Philadelphia Baseball Review - Phillies News, Rumors and Analysis
PBR - Freddy Galvis is no stranger to top prospect lists, but his stellar glove often has been overshadowed by his struggles at the plate.

The 22-year-old shortstop pieced together a respectable campaign in 2011 as he spent time at Double-A Reading and Triple-A Lehigh Valley, but it's quite evident he needs to drastically improve his offensive skills if he expects to make an eventual impact in Philadelphia.

The chart below lists several offensive metrics and shows how Galvis has improved since 2009.

  • OA or Offensive Average = (TB+BB+SB)/(AB+BB)
  • wOBA or Weighted On Base Average = (.69*BB = .72*HBP + .89*1B +1.26*2B + 1.60*3B + 2.08*HR + .25*SB - .50*CS)/PA
  • OPS or On Base Plus Slugging = OBP+SLG
  • EYE = BB/K
  • BABIP or Batting Average on Balls in Play = (H-HR)/(AB-K-HR+SF)

You can see a noticeable improvement in each of the five metrics, however, it's possible the 2011 figures may be skewed somewhat by Galvis's high BABIP.  The average BABIP should fall somewhere between .290 and .310, anything outside those parameters is likely cause for further analysis.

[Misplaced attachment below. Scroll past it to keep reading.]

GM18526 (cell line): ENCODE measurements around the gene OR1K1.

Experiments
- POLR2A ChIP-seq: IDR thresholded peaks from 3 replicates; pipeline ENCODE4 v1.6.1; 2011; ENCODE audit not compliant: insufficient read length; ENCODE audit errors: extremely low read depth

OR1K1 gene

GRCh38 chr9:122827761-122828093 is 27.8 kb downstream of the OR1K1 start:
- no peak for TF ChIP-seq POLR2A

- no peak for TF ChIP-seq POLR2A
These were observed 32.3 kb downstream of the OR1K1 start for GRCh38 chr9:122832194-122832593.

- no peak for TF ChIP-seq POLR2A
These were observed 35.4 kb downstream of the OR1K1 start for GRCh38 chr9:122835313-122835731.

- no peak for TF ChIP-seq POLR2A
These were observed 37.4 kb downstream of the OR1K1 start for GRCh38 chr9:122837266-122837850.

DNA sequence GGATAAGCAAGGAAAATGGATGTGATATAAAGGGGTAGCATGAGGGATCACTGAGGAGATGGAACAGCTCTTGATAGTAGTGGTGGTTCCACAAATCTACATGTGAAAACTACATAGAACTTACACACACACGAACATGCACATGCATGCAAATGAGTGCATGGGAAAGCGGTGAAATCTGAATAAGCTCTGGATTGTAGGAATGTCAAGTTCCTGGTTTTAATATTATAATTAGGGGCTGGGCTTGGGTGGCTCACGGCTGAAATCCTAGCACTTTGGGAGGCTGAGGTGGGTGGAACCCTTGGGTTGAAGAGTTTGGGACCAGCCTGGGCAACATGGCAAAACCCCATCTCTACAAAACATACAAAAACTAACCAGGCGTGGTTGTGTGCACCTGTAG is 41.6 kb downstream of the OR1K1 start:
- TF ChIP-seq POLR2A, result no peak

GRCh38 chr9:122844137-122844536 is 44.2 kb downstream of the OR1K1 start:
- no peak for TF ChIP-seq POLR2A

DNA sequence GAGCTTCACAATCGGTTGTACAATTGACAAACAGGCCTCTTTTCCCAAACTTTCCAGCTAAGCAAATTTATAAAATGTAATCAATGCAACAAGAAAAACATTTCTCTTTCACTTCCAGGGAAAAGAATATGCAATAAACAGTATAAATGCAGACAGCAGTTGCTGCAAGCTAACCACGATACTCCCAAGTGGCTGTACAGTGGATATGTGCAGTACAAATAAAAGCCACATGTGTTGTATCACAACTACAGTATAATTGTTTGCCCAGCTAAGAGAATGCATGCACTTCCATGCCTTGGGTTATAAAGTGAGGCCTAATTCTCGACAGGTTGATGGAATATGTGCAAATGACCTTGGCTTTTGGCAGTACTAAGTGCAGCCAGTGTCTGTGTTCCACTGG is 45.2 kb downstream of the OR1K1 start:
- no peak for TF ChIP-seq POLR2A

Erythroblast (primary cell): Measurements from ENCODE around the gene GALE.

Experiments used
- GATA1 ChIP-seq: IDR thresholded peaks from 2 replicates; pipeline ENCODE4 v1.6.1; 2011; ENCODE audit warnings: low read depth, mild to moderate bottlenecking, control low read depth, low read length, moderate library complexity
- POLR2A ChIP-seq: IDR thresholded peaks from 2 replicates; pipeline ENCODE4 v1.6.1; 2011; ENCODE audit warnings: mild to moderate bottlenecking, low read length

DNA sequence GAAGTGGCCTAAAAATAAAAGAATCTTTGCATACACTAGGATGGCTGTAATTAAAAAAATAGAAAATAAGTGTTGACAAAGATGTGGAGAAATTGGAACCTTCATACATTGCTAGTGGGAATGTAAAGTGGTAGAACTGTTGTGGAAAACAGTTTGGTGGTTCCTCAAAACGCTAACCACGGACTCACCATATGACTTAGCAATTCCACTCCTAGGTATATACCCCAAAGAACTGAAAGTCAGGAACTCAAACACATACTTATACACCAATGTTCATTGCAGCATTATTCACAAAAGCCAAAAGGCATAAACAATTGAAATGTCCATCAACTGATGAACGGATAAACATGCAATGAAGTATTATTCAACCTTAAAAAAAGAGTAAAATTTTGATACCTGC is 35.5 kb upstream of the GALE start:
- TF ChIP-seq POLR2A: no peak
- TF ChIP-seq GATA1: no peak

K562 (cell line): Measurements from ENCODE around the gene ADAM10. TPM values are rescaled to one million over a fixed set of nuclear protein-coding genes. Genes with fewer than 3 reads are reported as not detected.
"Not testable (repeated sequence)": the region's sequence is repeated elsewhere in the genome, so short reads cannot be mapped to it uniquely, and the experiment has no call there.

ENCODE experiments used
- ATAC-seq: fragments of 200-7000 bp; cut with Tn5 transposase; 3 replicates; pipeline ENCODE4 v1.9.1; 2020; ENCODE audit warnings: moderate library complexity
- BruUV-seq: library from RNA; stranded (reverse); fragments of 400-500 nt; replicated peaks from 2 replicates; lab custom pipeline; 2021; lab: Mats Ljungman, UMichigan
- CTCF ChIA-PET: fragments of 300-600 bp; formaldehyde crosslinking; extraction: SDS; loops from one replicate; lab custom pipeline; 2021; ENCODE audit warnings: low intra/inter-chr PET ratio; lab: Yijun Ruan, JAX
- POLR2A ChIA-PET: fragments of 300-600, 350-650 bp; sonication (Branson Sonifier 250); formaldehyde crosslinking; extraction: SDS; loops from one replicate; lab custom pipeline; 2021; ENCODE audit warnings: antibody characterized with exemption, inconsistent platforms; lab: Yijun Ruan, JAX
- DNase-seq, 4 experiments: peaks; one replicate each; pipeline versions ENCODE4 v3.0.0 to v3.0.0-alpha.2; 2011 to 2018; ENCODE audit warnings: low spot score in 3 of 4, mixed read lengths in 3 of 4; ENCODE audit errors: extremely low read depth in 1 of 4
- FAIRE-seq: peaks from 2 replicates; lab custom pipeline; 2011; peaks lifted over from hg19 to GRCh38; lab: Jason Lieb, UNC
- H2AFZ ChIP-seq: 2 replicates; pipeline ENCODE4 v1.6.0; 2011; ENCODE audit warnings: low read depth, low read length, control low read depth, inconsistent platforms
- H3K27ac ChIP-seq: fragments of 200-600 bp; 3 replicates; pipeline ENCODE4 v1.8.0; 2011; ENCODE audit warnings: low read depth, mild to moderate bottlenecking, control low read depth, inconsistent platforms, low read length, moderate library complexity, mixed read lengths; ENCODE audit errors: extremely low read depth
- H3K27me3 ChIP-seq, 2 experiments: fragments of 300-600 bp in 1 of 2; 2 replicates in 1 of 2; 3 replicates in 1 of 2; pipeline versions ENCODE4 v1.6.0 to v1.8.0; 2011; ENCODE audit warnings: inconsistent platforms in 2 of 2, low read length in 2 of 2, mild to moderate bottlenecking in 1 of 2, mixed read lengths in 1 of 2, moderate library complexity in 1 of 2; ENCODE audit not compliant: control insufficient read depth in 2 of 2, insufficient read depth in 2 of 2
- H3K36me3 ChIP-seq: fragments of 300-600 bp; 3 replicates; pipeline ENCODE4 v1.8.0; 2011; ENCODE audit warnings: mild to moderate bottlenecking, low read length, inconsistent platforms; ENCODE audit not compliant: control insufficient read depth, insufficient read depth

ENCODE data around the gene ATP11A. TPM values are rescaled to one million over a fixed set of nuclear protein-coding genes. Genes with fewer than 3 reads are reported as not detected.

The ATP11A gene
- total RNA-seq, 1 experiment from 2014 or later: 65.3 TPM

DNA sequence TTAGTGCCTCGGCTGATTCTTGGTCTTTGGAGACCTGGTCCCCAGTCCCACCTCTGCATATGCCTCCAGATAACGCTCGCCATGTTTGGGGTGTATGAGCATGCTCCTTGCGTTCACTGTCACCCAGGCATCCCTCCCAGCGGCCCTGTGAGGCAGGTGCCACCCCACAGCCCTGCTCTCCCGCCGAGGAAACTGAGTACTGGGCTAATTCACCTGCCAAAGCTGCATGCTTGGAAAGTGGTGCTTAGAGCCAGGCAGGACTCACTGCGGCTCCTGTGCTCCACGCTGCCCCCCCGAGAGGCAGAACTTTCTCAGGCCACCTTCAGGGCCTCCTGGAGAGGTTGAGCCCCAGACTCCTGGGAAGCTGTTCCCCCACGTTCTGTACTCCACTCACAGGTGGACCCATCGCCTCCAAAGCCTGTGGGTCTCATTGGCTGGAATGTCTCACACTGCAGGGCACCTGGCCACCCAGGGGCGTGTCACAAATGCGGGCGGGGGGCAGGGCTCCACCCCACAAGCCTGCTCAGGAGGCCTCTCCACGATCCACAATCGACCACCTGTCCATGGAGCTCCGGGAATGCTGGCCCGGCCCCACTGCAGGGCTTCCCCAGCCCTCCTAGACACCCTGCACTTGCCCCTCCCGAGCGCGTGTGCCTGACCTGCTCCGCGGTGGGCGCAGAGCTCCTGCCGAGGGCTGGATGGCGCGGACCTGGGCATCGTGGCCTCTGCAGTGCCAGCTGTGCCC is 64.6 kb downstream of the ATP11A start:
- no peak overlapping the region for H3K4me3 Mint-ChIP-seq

Faster players often tend to have higher BABIP's as they can beat out infield hits. Galvis does have some speed so that certainly contributed to the increase. Digging deeper, I searched for contact-type statistics (i.e, fly ball, line drive, etc.) but couldn't find figures for the 2011 minor league season, so I instead looked at his Isolated Power and compared it to his previous two seasons and noticed his 2011 ISO of .114 was approximately 32% higher than the .078 ISO he posted in 2010.

ISO is a statistic that measures raw power by subtracting batting average from slugging percentage. The result is how many extra bases a player averages at bat. The higher ISO forces me to believe Galvis was making better contact in 2011 than ever before. I also examined his Contract Rate (AB-K)/AB) and noticed it was slightly better in '11 than '10 (.842 vs..823.) Both of these figures, in addition to his speed, may compensate rightfully for his '11 BABIP.

Understanding 2011 was an improvement on his career offensive numbers, it still looks rather lackluster when you compute it to major league equivalences - a .236 average with six homers and 31 RBIs, coupled with a .316 SLG and a .373 OA. The most disturbing number, however, is his projected EYE of .237. [MLE Calculator]

There is no doubt Galvis is improving offensively and he still has a strong chance at becoming a regular at the major league level, but his offensive skills have to continue trending upward if he hopes to become a difference maker with anything more than his glove.

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